Author Topic: Andrew Yang  (Read 5537 times)

SafetyinNumbers

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Re: Andrew Yang
« Reply #40 on: October 17, 2019, 01:36:05 PM »
The biggest benefit of everyone receiving UBI even if they are above the poverty line is that you donít want a system that disincentives work or taking a risk. If someone is close to the line and knows they have to give back any money they make over a certain amount then they are not incentivized to take that work. Even if just means they are removed from UBI and have to go through red tape in order to get reinstated. This is how the SSDI system works now. Needless bureaucracy and a bad incentive system.

UBI also removes the stigma from being on government assistance. During the Obama presidency, Fox News pundits would always complain about someone buying lobster with their food stamps and how they are all takers. Well with UBI, everyone is a taker and there are no food stamps so there should be less anger from those people.

So UBI helps the people above the poverty line stay above those below it? While Joe the forklift drive is using his UBI for food, little Jenna Smith from middle America will be using her UBI to start a Shopify T-shirt company.

That is not a benefit, and itís complete hypocrisy. Also youíre assuming risk is a bad thing. That business risk forces people to better think through business plans etc. If you want to take a shot at the next stick on finger nails business then you can do so on your own dime.

If UBI is going to exist then it should exist for those below the poverty line and no one else.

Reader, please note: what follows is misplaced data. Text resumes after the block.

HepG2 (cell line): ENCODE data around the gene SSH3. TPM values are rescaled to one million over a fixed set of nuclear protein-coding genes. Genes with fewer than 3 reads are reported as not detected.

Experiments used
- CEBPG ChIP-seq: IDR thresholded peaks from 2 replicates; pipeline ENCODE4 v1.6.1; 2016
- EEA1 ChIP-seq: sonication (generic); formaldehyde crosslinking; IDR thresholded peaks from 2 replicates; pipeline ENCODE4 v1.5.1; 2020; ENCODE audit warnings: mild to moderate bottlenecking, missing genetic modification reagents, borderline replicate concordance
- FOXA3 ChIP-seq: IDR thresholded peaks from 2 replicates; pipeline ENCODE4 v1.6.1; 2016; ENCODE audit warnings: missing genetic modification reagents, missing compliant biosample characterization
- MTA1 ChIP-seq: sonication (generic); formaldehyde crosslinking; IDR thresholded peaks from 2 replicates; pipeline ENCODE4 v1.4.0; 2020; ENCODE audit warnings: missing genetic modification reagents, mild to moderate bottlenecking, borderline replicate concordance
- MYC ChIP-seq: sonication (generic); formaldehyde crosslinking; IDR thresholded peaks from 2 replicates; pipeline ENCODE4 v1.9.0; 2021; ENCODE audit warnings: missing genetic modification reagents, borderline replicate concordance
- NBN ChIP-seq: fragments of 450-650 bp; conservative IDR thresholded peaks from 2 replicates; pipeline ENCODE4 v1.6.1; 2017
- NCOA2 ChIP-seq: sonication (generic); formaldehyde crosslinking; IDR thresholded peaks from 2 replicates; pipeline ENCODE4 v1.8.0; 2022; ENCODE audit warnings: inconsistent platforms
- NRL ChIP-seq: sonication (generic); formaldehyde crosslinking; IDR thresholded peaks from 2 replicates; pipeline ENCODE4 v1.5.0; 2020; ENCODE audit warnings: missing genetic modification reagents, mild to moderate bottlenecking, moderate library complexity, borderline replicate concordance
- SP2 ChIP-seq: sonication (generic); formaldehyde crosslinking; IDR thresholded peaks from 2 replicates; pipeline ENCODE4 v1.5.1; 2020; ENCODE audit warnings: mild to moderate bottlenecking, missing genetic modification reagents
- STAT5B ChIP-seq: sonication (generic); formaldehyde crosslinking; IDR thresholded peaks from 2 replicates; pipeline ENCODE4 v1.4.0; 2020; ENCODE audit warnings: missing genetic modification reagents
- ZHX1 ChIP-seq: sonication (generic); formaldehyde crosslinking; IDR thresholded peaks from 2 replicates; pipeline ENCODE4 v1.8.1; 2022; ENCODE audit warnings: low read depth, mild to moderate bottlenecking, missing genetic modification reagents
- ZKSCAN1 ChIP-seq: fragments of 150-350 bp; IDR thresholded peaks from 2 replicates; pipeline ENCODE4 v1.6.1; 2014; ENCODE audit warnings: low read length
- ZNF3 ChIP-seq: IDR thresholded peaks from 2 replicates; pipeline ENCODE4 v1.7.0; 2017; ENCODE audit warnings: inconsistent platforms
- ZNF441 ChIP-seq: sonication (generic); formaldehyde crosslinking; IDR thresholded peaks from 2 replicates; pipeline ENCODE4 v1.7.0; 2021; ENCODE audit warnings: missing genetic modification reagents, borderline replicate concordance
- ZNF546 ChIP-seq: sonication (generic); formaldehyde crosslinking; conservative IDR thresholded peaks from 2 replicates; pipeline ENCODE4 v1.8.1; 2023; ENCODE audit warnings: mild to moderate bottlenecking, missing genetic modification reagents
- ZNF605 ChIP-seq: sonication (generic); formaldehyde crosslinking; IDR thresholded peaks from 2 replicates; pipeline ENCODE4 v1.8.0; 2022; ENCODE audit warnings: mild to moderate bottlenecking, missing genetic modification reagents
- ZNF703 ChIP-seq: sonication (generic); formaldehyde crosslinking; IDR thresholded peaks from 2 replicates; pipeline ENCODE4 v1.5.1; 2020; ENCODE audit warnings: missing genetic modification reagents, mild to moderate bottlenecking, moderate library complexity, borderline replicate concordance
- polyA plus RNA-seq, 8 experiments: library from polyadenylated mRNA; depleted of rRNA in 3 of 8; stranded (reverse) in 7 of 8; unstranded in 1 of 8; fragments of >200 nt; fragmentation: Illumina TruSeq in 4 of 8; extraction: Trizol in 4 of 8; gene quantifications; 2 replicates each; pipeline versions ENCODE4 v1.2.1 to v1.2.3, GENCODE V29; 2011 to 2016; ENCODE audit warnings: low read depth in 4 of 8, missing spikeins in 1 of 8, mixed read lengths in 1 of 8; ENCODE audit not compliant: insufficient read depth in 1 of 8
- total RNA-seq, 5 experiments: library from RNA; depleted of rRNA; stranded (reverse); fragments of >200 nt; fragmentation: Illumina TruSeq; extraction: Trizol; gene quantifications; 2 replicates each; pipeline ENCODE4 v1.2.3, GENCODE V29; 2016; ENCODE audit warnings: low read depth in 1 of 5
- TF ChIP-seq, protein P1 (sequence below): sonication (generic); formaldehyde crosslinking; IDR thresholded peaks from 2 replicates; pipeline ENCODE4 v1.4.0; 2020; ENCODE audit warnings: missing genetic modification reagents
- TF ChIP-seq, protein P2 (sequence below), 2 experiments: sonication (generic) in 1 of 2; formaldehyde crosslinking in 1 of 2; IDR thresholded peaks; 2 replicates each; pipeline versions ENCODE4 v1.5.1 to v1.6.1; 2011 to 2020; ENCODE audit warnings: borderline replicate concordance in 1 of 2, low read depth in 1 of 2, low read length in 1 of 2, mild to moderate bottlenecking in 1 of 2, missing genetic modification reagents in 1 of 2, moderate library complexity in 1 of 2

Iím surprised you want all of the red tape associated with having a non-universal universal basic income.

I want a negative income tax to replace all welfare. I would probably settle for UBI if it was limited to the poor.

With negative income tax there still might be more of an incentive to under report income but I understand why you like it.

UBI if limited to the poor keeps all the stigma and red tape for income verification. If there is a chance to shrink bureaucracy especially if it's the part that chooses winners and losers then I am for it. UBI to replace all welfare makes more sense to me.

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Castanza

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Re: Andrew Yang
« Reply #41 on: October 17, 2019, 05:48:53 PM »
The biggest benefit of everyone receiving UBI even if they are above the poverty line is that you donít want a system that disincentives work or taking a risk. If someone is close to the line and knows they have to give back any money they make over a certain amount then they are not incentivized to take that work. Even if just means they are removed from UBI and have to go through red tape in order to get reinstated. This is how the SSDI system works now. Needless bureaucracy and a bad incentive system.

UBI also removes the stigma from being on government assistance. During the Obama presidency, Fox News pundits would always complain about someone buying lobster with their food stamps and how they are all takers. Well with UBI, everyone is a taker and there are no food stamps so there should be less anger from those people.